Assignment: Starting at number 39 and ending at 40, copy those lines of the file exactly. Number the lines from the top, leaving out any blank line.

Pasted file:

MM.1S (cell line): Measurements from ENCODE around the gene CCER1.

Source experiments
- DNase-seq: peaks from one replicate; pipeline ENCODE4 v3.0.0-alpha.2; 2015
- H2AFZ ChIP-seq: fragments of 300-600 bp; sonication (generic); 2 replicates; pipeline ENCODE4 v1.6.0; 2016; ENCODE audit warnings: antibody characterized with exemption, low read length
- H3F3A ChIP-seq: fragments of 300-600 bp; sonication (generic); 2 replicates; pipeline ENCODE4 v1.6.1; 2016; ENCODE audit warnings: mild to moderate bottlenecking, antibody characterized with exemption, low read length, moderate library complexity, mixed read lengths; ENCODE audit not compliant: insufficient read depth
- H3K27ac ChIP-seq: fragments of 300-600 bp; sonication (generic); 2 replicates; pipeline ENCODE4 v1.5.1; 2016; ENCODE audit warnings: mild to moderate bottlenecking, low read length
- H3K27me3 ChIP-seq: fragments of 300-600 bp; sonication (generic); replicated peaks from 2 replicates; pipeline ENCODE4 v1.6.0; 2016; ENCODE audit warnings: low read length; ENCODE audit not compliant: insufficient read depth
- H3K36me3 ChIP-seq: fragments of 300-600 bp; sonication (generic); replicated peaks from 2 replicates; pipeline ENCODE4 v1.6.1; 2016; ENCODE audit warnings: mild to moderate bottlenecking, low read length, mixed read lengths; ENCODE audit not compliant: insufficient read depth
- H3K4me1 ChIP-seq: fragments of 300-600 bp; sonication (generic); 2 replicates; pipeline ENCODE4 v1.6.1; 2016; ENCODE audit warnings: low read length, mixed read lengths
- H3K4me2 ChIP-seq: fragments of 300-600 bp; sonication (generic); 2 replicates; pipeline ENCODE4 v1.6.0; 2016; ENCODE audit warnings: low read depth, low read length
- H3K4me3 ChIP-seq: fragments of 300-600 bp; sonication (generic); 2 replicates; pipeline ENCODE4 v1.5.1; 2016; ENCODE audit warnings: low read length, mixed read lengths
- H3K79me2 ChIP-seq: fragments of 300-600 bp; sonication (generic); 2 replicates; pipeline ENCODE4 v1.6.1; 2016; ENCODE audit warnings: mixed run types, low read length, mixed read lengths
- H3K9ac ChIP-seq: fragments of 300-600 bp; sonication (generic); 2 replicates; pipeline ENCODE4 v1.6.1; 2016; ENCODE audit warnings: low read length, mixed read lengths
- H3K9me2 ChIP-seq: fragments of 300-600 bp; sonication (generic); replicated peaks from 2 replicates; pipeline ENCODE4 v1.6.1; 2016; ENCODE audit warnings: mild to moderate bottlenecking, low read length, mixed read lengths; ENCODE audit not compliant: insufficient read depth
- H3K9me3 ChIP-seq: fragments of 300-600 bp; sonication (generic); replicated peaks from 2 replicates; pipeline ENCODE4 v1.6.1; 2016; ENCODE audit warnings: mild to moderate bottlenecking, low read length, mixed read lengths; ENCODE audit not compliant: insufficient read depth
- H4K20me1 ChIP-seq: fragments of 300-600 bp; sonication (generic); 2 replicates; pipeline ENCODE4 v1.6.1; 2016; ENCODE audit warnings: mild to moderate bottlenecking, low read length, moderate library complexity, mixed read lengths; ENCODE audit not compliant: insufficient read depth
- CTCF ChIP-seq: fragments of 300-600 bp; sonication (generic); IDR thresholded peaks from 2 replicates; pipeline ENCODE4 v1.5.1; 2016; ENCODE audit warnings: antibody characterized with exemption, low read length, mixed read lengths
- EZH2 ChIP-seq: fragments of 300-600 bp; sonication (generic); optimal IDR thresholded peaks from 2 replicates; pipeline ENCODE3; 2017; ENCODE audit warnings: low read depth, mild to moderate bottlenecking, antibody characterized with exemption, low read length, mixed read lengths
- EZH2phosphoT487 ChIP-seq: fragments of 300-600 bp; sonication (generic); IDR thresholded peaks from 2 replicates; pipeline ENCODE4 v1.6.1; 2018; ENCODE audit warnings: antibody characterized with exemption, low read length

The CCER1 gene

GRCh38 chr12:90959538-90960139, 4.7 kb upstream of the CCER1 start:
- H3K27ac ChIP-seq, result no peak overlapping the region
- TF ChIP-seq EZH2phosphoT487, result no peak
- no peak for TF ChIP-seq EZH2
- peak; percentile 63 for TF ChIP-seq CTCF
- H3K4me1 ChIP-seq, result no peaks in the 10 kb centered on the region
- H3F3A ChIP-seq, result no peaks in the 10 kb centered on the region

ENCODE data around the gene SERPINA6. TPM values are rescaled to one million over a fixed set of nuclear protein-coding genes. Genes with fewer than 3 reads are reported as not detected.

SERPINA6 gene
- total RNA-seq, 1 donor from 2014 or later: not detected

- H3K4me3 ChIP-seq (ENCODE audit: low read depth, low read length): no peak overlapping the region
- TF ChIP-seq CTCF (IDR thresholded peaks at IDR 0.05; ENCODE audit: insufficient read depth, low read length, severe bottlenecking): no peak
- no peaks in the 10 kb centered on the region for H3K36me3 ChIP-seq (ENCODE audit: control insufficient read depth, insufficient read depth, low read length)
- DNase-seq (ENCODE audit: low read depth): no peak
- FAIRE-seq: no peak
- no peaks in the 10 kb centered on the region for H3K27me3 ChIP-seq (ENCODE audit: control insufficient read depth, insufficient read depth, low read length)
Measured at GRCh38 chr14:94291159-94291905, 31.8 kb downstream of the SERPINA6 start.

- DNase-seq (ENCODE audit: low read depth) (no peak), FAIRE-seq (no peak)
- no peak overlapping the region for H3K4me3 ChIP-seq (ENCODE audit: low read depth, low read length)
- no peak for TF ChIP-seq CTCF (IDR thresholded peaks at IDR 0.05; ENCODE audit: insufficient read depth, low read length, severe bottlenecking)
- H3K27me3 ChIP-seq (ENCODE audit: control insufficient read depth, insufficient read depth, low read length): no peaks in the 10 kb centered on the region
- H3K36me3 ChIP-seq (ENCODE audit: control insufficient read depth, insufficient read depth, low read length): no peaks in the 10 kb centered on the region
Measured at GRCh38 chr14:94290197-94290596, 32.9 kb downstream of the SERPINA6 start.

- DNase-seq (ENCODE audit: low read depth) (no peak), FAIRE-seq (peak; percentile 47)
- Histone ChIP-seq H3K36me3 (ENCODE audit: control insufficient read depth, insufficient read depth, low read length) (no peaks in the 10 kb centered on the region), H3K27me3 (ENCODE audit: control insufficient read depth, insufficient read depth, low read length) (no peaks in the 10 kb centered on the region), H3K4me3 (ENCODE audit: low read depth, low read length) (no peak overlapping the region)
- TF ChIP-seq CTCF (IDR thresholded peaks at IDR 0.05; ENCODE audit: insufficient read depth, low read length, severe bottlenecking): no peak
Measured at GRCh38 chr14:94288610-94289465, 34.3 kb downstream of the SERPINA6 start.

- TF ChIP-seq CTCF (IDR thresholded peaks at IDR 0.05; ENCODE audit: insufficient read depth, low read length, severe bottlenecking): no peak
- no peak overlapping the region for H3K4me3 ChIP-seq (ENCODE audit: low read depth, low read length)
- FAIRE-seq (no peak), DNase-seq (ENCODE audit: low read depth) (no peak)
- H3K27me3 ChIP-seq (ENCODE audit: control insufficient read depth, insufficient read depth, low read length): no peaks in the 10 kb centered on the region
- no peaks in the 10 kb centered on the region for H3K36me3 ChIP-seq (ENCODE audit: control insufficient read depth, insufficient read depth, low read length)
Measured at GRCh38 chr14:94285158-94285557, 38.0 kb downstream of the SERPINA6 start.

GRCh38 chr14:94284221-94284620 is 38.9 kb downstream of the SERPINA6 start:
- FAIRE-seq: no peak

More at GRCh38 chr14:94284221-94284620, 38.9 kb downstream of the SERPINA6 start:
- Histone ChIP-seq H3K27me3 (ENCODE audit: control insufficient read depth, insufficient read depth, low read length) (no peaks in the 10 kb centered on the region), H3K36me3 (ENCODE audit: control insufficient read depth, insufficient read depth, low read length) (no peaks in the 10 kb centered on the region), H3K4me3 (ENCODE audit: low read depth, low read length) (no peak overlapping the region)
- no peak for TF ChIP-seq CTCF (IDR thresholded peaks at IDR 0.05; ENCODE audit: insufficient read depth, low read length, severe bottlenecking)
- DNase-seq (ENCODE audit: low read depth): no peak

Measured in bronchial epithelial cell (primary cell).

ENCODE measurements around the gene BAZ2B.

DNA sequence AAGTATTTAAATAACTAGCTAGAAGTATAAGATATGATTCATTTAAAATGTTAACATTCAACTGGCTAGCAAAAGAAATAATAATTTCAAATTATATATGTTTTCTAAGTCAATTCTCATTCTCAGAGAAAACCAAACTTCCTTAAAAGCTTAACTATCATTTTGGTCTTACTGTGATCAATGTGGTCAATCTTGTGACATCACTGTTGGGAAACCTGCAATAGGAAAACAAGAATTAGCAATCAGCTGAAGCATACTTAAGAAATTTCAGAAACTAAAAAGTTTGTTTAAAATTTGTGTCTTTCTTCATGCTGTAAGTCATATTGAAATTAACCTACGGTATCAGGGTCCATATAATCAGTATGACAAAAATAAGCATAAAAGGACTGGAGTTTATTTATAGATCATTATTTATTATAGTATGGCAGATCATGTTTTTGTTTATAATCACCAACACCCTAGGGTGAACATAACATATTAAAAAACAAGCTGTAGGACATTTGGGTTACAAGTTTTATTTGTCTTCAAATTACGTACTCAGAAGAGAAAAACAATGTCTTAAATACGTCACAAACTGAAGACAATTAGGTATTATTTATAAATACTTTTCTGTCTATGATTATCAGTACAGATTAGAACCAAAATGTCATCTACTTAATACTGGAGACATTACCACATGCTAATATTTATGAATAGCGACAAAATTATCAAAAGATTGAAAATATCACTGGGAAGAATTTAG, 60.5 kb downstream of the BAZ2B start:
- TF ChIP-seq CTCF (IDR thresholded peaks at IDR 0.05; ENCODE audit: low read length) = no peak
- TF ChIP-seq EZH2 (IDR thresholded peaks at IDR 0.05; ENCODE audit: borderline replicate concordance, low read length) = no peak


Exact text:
- no peak overlapping the region for H3K4me3 ChIP-seq (ENCODE audit: low read depth, low read length)
- no peak for TF ChIP-seq CTCF (IDR thresholded peaks at IDR 0.05; ENCODE audit: insufficient read depth, low read length, severe bottlenecking)